This is the first publication to describe the evolution of fluid dynamics as a major field in modern science and engineering. It contains a description of the interaction between applied research and application, taking as its example the history of fluid mechanics in the 20th century. The focus lies on the work of Ludwig Prandtl, founder of the aerodynamic research center (AVA) in Gottingen, whose ideas and publications have influenced modern aerodynamics and fluid mechanics in many fields. While suitable for others, this book is intended for natural scientists and engineers as well as historians of science and technology.
Michael Eckert studied physics at the Technical University Munich and received his PhD in theoretical physics from the University Bayreuth in 1979. He dedicated his subsequent career to the history of physics--with ramifications in scientific journalism and schoolbook editing. Since 1981 he was engaged in several projects on the history of modern physics at the Deutsches Museum, Munich. He authored and co-authored books and articles on such diverse specialties as the history of soild state physics and plasma physics. Recently he was directing a project on the famous theoretical physicist Arnold Sommerfeld which resulted in a two-volume edition of Sommerfeld's scientic correspondence (2000 and 2004). His present work on the history of fluid dynamics is part of a research group at the Deutsches Museum, funded by the Deutsche Forschungsgemeinschaft, with the focus on science-technology-interactions in the 20th century.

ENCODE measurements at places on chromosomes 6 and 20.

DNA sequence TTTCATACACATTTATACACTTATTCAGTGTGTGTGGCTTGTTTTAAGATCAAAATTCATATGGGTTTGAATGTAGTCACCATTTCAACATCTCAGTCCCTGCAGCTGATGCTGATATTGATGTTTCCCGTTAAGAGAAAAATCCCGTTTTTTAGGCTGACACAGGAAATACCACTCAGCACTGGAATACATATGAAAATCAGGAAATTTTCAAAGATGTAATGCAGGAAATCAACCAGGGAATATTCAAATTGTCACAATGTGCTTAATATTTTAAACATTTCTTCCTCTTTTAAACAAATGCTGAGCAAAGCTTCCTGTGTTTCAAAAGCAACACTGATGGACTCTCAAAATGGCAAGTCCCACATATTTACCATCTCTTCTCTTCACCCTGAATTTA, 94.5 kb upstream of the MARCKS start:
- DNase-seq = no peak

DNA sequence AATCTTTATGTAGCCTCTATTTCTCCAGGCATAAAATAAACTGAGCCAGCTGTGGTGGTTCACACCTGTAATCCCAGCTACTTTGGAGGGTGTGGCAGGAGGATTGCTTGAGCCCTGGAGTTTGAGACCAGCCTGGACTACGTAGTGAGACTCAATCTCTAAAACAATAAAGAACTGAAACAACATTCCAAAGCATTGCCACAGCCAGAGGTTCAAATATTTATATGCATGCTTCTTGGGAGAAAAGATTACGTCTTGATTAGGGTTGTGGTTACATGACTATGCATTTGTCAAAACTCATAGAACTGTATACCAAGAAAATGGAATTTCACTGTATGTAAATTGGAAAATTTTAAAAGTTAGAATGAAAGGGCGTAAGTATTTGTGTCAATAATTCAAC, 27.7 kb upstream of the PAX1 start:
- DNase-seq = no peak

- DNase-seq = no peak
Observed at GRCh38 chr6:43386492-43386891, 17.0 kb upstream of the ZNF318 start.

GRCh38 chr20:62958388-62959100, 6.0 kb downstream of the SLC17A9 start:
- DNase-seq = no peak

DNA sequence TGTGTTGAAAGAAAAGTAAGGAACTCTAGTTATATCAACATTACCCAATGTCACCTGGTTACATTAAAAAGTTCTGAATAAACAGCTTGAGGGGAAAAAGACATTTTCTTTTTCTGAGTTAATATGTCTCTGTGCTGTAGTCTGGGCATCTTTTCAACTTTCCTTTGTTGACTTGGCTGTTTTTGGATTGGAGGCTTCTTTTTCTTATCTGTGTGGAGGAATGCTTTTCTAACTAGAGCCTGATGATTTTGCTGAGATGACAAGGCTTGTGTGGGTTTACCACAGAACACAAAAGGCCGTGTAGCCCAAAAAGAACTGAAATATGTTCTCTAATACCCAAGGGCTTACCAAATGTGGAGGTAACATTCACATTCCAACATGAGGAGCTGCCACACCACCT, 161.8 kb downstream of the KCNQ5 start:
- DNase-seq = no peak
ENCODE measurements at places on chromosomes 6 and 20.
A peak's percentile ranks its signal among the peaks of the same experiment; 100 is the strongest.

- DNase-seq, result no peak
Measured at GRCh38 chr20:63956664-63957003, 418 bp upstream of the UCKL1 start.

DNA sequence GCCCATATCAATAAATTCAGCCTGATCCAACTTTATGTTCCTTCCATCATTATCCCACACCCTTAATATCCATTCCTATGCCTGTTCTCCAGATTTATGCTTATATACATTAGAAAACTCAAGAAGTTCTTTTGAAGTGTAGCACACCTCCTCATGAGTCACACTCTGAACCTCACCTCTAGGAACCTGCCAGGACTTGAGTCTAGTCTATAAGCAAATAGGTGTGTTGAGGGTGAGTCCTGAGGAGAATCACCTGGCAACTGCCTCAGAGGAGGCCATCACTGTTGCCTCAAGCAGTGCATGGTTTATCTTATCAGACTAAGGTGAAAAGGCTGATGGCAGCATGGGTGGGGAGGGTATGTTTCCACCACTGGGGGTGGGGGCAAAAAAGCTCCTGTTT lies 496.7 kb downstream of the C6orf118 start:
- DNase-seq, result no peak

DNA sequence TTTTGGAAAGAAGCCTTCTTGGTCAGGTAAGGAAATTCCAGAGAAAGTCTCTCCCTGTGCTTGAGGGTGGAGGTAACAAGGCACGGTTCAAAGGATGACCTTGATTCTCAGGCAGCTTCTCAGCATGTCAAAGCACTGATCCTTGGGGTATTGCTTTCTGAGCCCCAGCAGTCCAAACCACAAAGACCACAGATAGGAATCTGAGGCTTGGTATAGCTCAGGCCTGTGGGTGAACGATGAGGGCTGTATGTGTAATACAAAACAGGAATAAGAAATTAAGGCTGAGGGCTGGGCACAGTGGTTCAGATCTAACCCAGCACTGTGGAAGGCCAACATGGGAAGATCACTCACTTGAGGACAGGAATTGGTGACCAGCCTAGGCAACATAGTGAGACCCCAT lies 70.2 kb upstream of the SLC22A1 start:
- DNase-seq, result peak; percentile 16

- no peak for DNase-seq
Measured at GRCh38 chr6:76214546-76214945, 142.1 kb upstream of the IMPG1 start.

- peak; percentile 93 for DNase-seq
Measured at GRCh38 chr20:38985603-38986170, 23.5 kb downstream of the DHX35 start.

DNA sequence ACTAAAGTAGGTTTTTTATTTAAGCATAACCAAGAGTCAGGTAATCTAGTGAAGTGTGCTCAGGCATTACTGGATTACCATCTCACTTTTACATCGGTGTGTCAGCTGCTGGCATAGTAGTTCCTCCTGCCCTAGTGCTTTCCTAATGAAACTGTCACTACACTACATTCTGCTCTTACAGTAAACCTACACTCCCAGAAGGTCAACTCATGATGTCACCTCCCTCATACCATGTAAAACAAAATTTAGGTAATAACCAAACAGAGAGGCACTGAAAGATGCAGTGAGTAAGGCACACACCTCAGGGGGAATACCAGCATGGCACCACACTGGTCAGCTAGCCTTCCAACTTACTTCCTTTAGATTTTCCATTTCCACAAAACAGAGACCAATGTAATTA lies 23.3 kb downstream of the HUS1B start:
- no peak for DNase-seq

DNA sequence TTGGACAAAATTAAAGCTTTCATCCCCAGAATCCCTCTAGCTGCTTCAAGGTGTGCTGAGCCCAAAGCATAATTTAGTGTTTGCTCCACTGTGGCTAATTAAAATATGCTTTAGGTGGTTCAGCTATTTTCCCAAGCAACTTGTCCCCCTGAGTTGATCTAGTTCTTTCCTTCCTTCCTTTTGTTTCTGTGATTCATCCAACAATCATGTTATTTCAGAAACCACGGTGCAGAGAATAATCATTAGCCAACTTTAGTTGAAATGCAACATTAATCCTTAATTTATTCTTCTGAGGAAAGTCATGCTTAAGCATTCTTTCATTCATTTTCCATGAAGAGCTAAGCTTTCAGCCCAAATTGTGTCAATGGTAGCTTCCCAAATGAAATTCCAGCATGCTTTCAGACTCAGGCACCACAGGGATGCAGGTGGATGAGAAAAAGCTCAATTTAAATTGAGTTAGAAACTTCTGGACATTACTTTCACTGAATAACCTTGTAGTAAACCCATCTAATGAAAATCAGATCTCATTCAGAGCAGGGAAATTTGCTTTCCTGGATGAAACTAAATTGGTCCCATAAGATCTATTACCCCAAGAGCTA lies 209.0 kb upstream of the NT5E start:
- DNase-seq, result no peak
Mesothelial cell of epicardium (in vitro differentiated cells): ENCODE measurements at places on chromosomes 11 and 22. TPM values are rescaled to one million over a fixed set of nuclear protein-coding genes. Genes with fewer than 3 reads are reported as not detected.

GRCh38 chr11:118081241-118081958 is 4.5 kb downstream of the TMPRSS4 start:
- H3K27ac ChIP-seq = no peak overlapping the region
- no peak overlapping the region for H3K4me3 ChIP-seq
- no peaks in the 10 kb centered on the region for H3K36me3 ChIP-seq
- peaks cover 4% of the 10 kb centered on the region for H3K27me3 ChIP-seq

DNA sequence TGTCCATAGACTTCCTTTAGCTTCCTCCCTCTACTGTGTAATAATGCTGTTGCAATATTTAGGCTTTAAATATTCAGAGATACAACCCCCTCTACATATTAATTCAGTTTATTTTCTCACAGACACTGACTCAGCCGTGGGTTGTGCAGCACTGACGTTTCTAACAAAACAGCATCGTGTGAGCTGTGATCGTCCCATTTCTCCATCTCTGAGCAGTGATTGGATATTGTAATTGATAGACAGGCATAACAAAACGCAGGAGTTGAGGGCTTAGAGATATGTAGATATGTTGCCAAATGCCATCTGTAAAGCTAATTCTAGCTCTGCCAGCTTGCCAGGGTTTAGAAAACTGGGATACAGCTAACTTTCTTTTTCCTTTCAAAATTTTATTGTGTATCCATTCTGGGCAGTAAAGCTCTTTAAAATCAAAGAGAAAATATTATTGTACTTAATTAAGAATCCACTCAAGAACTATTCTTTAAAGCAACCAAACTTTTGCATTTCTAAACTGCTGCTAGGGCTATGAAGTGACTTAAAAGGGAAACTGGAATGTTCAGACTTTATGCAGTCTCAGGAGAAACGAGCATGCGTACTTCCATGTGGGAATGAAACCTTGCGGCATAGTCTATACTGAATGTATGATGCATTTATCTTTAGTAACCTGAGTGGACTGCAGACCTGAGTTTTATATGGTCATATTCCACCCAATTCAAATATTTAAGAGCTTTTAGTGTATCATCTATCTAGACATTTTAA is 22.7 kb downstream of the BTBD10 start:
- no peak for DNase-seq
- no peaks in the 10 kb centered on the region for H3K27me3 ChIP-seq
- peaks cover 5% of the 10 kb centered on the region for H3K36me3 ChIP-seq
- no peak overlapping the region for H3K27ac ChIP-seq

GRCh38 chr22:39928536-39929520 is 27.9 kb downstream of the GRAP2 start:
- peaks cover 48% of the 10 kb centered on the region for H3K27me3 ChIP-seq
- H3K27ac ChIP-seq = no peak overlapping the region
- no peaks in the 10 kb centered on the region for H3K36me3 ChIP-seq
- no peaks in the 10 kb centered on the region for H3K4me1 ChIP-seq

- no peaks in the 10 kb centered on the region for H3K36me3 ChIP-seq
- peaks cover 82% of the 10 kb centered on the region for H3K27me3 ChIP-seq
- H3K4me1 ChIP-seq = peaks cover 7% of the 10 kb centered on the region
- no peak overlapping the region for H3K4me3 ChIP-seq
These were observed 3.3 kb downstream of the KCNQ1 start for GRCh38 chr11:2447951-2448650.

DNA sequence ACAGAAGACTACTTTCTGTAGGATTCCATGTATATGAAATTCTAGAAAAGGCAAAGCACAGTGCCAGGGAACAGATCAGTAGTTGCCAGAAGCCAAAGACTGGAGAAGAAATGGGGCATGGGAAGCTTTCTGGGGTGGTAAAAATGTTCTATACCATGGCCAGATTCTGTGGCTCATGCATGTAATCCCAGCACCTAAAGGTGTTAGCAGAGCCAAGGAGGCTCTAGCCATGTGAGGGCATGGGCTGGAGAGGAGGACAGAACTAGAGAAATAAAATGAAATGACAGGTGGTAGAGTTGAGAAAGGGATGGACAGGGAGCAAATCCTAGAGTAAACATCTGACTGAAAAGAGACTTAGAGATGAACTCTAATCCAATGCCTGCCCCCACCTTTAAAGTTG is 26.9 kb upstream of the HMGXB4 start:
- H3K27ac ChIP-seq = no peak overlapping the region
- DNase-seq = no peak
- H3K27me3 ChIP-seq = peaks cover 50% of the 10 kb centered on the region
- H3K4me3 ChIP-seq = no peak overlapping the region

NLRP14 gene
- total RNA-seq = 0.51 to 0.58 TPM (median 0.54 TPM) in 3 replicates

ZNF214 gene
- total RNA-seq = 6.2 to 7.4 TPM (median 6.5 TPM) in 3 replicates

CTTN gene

Preface. 1. Diverging Trends before the 20th Century. 2. The Beginnings of Fluid Dynamics in Goettingen, 1904-1914. 3. Aviation and the Rise of Aerodynamics in the World War I. 4. The Internationalization of Fluid Mechanics in the 1920s. 5. A "Working Program" for Research on Turbulence. 6. Aerodynamics Comes of Age. 7. New Applications. 8. Prandtl, Fluid Dynamics and National Socialism. 9. New Centers. 10. Fluid Dynamics on the Eve of the Second World War. 11. Epilogue. Appendix. Abbreviations. References. Author Index. Name Index. Subject Index.